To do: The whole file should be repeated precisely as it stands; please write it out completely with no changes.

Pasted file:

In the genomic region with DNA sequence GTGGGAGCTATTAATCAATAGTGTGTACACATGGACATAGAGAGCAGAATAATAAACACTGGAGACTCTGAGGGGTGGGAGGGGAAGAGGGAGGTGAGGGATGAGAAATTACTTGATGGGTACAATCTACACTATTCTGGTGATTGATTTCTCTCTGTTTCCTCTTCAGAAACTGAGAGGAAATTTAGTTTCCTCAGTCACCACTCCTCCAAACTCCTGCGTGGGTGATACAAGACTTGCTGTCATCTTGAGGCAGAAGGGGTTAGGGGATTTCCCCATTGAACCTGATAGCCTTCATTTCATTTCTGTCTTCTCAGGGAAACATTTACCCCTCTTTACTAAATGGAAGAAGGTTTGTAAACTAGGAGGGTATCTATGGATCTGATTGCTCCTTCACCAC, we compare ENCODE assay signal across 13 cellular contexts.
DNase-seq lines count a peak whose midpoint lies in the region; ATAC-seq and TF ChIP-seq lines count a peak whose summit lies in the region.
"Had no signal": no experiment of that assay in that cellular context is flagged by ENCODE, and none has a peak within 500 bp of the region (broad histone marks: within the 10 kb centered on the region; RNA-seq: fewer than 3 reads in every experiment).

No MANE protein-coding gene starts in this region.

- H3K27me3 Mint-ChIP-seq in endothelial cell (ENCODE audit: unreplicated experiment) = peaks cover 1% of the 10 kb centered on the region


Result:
In the genomic region with DNA sequence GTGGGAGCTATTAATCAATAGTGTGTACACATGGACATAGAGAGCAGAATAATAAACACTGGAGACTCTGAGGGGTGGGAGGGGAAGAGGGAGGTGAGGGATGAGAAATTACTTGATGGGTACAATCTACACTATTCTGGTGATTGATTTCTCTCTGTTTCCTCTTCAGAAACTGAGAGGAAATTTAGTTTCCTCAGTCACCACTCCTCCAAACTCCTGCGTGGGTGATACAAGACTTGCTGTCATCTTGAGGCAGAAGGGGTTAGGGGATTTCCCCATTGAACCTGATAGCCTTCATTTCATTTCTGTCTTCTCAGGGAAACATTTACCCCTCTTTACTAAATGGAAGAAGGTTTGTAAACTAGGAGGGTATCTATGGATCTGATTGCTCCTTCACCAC, we compare ENCODE assay signal across 13 cellular contexts.
DNase-seq lines count a peak whose midpoint lies in the region; ATAC-seq and TF ChIP-seq lines count a peak whose summit lies in the region.
"Had no signal": no experiment of that assay in that cellular context is flagged by ENCODE, and none has a peak within 500 bp of the region (broad histone marks: within the 10 kb centered on the region; RNA-seq: fewer than 3 reads in every experiment).

No MANE protein-coding gene starts in this region.

- H3K27me3 Mint-ChIP-seq in endothelial cell (ENCODE audit: unreplicated experiment) = peaks cover 1% of the 10 kb centered on the region